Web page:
Chaos Engineering

Chaos engineering is a practice of testing distributed software that deliberately introduces failure and faulty scenarios to verify its resilience in the face of random disruptions.
Contributed by

Sebastien Wains

Published July 22, 2022

What Is Chaos Engineering?

Chaos Engineering is a practice where an organization tries to predict the unpredictable. It can be used to achieve resilience against infrastructure failures, network failures, and application failures.

Typically test driven development is testing for mishaps that can be predicted, such as testing that 2 + 2 = 4 or testing that a database is available before writing to it.

With chaos engineering, we introduce failures on purpose on production systems to see how they withstand the chaos.

Disruptions can be of different nature:

  • server shutdown such as shutting down a service, server or a whole datacenter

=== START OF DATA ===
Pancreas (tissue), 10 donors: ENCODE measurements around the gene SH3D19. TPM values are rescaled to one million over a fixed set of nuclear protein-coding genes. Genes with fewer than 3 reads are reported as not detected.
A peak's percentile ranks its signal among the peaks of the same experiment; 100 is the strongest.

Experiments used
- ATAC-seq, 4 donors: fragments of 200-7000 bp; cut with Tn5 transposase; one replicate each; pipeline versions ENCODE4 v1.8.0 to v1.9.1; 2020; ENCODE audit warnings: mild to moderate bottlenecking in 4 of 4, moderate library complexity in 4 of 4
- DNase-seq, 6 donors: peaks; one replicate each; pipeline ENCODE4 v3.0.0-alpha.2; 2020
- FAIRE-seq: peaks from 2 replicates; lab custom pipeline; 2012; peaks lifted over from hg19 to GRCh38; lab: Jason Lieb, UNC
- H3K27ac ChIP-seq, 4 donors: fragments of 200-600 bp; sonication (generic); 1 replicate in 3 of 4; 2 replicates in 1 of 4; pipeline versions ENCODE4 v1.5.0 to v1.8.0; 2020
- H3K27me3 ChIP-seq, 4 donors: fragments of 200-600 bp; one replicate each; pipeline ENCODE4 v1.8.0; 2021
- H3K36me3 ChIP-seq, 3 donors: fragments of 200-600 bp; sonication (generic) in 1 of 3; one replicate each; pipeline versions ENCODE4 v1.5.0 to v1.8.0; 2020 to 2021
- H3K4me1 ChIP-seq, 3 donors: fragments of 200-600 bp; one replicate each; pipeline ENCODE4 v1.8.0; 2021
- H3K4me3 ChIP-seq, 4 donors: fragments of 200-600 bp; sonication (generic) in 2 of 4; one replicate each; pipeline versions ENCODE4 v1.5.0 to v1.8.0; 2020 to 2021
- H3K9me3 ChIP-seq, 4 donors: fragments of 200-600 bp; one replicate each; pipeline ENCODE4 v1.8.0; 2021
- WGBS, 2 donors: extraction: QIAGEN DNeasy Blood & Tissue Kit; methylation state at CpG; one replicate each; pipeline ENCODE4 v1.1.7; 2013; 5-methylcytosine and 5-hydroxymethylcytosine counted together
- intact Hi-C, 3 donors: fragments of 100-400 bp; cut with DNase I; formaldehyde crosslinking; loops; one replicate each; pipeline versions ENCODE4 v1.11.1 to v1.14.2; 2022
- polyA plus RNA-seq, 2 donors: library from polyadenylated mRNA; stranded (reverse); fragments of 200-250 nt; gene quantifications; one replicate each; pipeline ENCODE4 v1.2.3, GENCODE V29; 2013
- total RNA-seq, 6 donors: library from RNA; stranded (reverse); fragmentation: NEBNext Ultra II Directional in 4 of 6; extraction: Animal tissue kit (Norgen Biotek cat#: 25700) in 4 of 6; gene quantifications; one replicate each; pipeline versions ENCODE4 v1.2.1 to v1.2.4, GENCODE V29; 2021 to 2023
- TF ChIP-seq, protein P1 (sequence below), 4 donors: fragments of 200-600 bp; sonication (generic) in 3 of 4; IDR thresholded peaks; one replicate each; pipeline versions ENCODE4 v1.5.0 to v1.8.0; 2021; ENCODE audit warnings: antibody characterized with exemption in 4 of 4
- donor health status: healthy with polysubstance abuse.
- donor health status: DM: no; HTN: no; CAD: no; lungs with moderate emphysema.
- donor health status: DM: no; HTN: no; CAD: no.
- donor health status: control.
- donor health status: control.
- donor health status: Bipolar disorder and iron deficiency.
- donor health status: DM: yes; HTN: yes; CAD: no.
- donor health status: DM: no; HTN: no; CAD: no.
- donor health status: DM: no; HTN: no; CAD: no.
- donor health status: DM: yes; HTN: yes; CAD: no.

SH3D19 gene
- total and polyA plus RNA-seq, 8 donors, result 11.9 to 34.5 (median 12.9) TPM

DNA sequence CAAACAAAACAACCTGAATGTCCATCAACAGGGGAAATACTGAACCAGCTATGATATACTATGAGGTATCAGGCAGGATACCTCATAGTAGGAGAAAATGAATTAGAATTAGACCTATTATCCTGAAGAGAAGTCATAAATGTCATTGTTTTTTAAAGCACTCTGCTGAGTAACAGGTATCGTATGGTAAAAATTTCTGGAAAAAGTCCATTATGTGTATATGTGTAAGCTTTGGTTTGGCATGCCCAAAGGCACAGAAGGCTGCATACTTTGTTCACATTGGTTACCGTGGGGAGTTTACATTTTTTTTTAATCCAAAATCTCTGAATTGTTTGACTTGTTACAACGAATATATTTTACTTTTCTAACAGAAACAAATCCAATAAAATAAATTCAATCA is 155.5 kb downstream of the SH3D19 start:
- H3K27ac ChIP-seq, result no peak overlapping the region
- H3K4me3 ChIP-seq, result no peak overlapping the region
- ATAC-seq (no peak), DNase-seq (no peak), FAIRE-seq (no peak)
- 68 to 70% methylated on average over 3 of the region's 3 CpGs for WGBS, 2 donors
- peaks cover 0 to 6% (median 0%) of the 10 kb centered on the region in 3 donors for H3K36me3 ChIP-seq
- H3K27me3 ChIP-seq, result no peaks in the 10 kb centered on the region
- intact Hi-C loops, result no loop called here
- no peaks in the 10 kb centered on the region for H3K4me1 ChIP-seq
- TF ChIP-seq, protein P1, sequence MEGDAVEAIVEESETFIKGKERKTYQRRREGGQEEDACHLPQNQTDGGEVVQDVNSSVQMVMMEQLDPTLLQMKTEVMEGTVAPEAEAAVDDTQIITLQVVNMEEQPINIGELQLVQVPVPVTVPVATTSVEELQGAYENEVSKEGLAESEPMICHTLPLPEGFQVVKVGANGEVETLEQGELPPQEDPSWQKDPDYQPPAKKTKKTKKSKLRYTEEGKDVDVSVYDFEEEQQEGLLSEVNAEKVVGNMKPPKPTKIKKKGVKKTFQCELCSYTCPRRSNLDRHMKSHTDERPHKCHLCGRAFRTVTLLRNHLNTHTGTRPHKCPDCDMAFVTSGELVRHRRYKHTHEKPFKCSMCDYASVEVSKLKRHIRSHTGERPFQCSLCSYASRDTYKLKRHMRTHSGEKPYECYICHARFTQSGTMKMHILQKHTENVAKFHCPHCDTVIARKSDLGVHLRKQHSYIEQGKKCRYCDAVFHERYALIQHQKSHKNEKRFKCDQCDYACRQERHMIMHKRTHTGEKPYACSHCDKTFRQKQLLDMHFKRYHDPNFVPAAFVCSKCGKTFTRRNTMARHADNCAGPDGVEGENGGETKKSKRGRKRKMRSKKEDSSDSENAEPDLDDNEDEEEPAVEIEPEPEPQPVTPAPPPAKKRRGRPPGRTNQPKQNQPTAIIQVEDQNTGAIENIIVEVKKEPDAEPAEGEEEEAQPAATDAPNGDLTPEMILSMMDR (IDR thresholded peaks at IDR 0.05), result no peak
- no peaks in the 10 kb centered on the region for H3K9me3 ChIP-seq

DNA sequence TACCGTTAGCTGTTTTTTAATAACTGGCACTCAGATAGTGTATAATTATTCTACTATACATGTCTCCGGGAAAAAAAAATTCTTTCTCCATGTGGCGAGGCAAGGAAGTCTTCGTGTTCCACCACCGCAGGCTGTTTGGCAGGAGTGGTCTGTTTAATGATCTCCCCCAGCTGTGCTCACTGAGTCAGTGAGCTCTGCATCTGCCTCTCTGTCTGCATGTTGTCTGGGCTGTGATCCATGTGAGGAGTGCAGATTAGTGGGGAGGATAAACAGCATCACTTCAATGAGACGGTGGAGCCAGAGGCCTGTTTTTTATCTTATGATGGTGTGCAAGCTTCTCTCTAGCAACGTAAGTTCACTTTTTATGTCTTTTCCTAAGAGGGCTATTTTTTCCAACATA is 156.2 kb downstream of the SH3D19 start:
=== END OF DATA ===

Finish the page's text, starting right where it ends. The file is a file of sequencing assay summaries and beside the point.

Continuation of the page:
• latency injection in order to simulate degradation or outages in a network
  • resource exhaustion such burning up a CPU or filling up a disk

These disruptions can cause applications to respond in unpredictable ways.

In case of disruption the application needs to be improved to withstand the specific failure scenario.

Why Do Chaos Engineering?

  • Allows developers to improve applications to withstand failure scenarios that are hard to replicate in a CI/CD pipeline
  • Allows operations to test failure scenarios that are hard to implement in CI/CD pipelines (such as network latency)
  • Leads to application improvement

How to do Chaos Engineering?

Chaos Mesh is a chaos engineering platform for Kubernetes.

Chaos Monkey randomly terminates instances in production

Chaos Blade is a cloud-native chaos engineering platform that supports multiple environments, clusters, and languages.

Look at Chaos Engineering

Links we love

Check out these great links which can help you dive a little deeper into running the Chaos Engineering practice with your team, customers or stakeholders.

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